Aweekly roundup of news reports, government announcements, and other information about current and emerging developments in international trade and customs compliance.
CBP Bans Another Malaysian Glove Maker Over Alleged Forced Labor
On January 28, 2022, U.S. Customs and Border Protection issued a new Withhold Release Order against YTY Industry Holdings, detaining at all U.S. ports of entry disposable gloves produced in Malaysia by the company. CBP says it identified seven of the International Labour Organization’s eleven indicators of forced labor during its investigation of the company. The latest ban is one of half a dozen made by CBP since the agency started cracking down on Malaysia’s glove manufacturing sector in 2019.
USITC Institutes Sec. 337 Investigation of Certain Video Processing Devices and Smart TVs
The U.S. International Trade Commission on Monday voted to institute an investigation of certain video processing devices, components thereof, and digital smart televisions containing the same, manufactured by Chinese consumer electronics maker TCL Technology Group Corporation. The probe follows a complaint filed by DivX, LLC of San Diego, CA, alleging the infringement of several patents contrary to Section 337 of the Tariff Act of 1930. DivX has asked the ITC to issue an exclusion order to bar importation of TCL’s infringing products The USITC will set a target date for completing the investigation before March 17.
Ng Calls for Negotiated Solution to the Softwood Lumber Dispute
Responding to the ongoing administrative review process by the U.S. Commerce Department of its anti-dumping and countervailing duty orders on Canadian softwood lumber products, International Trade Minister Mary Ng issued a statement on Monday once again denouncing the “unjustified duties,” which she said are not only hurting the Canadian forestry sector, but are also “a tax on American consumers” that is contributing to the soaring price of housing. “Canada believes a negotiated solution to this long-standing trade issue is in the best interests of both our nations,” Ng said.
FDA Issues Proposal on Drug Supply Chain Security Act
The U.S. Food and Drug Administration on Thursday issued a proposed rule establishing uniform licensing standards for wholesale distributors and third-party-logistics providers. The 2013 Drug Supply Chain Security Act mandated that these rules be in place before manufacturers, repackagers, dispensers, wholesale distributors and 3PLs take possession of prescription drug products. The FDA said the long overdue rule would “provide greater assurance that supply chain participants are sufficiently vetted and qualified to distribute prescription drugs, further strengthening the supply chain.” Comments on the proposed rule are being accepted until June 3, 2022.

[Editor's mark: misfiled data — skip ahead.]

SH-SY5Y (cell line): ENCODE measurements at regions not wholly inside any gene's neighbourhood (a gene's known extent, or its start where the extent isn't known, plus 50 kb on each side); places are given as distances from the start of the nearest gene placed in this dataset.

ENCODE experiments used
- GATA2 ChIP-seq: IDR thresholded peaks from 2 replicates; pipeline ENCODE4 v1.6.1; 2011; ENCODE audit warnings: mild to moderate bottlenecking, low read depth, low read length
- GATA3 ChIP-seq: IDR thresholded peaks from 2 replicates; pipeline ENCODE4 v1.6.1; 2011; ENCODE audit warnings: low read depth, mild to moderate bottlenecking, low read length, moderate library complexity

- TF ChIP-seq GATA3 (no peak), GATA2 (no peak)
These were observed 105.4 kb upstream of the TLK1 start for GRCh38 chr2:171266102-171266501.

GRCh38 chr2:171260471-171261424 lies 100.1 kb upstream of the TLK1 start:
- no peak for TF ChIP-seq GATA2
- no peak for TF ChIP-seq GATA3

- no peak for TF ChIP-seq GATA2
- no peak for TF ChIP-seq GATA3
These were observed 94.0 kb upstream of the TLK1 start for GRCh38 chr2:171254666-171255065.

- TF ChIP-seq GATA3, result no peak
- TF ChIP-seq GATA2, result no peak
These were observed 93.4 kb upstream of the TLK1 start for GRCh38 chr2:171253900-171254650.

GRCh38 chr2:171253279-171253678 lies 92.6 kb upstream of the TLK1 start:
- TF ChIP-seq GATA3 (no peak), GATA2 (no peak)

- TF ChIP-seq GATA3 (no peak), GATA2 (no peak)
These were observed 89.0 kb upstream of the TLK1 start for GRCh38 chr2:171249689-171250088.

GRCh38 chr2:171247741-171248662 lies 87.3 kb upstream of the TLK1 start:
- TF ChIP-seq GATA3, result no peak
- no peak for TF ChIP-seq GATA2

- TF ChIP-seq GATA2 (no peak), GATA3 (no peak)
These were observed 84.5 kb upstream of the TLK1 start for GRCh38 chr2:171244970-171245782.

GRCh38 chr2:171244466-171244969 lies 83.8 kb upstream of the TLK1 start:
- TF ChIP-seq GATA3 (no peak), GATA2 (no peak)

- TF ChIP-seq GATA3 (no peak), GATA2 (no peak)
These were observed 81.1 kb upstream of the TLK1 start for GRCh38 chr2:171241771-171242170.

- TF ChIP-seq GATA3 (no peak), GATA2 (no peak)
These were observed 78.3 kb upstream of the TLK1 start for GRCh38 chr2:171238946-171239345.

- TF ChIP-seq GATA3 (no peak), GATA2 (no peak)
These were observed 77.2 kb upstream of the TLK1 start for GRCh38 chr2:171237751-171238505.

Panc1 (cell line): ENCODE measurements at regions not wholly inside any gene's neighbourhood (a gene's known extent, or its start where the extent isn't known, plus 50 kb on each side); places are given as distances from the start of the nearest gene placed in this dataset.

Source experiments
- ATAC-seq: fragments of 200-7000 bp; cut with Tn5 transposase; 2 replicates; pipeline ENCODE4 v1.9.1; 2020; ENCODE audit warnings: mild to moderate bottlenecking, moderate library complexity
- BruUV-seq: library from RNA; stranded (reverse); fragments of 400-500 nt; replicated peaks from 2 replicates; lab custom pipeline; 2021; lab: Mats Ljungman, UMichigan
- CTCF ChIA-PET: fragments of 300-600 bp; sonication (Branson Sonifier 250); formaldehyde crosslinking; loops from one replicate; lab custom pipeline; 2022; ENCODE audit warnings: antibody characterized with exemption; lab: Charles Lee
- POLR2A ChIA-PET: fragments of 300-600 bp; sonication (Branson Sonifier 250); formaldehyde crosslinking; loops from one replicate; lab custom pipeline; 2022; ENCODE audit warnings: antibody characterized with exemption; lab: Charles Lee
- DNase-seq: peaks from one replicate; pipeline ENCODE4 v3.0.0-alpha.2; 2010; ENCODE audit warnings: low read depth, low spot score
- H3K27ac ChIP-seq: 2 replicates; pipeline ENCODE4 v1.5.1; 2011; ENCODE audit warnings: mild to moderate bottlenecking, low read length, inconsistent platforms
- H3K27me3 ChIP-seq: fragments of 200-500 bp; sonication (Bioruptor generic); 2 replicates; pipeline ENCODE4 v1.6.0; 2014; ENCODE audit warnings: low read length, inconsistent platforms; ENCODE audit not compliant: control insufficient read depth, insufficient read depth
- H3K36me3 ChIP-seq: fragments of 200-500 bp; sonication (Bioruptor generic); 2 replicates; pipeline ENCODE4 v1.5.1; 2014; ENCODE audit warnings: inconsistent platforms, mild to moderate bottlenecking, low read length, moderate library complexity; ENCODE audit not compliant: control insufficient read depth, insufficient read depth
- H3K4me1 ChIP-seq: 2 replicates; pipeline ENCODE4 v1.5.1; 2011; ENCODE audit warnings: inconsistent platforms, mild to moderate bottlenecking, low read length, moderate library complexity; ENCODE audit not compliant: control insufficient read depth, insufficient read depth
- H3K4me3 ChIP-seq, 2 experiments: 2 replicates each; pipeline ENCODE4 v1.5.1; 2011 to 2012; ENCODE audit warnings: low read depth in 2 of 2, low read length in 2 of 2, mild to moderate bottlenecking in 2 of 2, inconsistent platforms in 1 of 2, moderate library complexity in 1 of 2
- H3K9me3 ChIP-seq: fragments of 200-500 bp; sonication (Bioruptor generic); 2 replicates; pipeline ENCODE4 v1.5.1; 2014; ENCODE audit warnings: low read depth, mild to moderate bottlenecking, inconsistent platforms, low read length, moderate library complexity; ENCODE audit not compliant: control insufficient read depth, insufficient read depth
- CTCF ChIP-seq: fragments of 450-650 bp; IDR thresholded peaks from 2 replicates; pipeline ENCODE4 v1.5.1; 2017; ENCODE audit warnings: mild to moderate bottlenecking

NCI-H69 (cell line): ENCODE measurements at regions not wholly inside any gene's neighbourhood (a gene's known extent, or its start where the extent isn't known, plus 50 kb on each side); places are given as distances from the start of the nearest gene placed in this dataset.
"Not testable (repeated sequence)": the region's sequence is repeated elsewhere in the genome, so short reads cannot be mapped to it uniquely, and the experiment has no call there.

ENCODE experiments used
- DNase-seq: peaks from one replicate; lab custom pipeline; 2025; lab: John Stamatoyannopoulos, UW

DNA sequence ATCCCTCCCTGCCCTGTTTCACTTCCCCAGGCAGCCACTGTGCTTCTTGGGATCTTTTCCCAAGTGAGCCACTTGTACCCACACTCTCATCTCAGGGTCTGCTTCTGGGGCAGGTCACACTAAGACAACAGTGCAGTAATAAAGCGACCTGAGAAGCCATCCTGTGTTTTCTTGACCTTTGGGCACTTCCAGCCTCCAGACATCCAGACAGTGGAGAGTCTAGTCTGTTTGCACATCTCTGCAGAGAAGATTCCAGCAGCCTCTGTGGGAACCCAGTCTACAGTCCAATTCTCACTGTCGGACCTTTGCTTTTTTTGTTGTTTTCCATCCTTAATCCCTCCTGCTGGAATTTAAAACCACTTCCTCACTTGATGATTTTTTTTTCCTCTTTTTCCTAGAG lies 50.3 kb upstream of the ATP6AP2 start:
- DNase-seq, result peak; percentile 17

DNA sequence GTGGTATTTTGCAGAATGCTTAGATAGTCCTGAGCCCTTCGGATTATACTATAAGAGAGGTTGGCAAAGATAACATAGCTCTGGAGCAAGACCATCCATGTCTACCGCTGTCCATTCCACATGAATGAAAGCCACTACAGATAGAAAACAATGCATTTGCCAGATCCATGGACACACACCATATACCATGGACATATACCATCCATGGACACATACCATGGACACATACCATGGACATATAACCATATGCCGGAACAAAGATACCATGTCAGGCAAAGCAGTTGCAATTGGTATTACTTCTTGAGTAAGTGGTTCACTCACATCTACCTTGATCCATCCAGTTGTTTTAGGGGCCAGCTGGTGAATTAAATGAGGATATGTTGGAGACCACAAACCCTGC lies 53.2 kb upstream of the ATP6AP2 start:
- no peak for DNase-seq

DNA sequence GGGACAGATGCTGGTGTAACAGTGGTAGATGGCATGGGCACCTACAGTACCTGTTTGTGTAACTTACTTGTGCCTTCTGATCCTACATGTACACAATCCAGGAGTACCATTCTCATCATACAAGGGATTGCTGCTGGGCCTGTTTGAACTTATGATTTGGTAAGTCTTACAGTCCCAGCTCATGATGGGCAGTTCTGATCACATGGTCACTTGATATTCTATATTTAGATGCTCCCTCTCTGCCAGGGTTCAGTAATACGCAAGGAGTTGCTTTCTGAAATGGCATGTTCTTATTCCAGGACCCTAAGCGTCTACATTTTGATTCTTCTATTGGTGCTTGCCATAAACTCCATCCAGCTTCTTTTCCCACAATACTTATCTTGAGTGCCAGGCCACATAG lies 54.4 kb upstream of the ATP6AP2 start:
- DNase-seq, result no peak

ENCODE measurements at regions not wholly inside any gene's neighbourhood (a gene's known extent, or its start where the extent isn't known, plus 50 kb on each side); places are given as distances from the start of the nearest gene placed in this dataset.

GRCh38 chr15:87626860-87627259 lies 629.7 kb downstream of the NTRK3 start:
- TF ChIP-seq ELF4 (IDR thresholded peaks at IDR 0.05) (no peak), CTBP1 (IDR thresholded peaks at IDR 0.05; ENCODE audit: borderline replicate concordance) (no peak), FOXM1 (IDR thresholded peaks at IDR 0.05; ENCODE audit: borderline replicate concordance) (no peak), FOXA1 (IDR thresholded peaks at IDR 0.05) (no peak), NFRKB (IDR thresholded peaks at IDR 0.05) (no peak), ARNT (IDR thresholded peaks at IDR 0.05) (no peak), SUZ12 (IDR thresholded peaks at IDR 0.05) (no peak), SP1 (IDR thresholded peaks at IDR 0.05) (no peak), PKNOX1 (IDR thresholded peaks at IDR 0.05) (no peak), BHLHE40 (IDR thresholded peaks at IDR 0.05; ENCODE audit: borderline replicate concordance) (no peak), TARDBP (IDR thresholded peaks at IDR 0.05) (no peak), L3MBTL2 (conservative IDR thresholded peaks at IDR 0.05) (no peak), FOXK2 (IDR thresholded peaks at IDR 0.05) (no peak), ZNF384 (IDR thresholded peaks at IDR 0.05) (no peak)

USITC Determines Pentafluoroethane from China Injures Domestic Industry
The USITC on February 2 determined that Honeywell International, Inc. of Charlotte, NC. is being materially injured by reason of imports of pentafluoroethane (R-125, used as a refrigerant and/or fire suppressant) from China that Commerce has determined are being dumped into the U.S. and subsidized by the government of China. As a result of the USIC’s affirmative determinations, Commerce will issue AD and CVD orders. A public report will be made available by March 7.
NordicTrack Maker Seeks Import Ban on Peloton’s Bike+
The parent company of NordicTrack exercise equipment has launched a new front in its ongoing intellectual property fight with rival Peloton, asking the USITC to ban imports of Peloton Bike+ bikes for infringing one of its patents. In a complaint received Thursday, iFit alleges that Pelaton’s Bike+ infringes its patent covering an interactive exercise bike that allows users to alternate between biking and weightlifting workouts. The complaint also names Taiwanese manufacturers Rexon Industrial Corp and Peloton-owned Tonic Fitness Technology Inc. for making and importing the allegedly infringing bikes.
In USMCA Test Case, Mexican GM Workers Pick New Union
A union backed by international activists on Thursday won an historic election to represent workers at one of the largest General Motors assembly plants in Mexico. The Independent National Autoworkers Union (SINTTIA), won 76% of the roughly 5,500 votes cast, replacing the Confederation of Mexican Workers, which had held the contract for the last 25 years. In a statement, USTR Katherine Tai called the vote a victory for both workers and the Mexican government’s new labor relations body. “The next, and equally critical, stage of the process will be good faith bargaining between General Motors and the new union,” Tai said.